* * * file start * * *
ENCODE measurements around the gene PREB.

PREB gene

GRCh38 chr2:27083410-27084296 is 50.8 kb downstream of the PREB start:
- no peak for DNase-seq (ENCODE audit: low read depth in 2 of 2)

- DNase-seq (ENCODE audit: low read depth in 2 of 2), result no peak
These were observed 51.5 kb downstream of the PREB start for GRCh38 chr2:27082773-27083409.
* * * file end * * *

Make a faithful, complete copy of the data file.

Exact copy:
ENCODE measurements around the gene PREB.

PREB gene

GRCh38 chr2:27083410-27084296 is 50.8 kb downstream of the PREB start:
- no peak for DNase-seq (ENCODE audit: low read depth in 2 of 2)

- DNase-seq (ENCODE audit: low read depth in 2 of 2), result no peak
These were observed 51.5 kb downstream of the PREB start for GRCh38 chr2:27082773-27083409.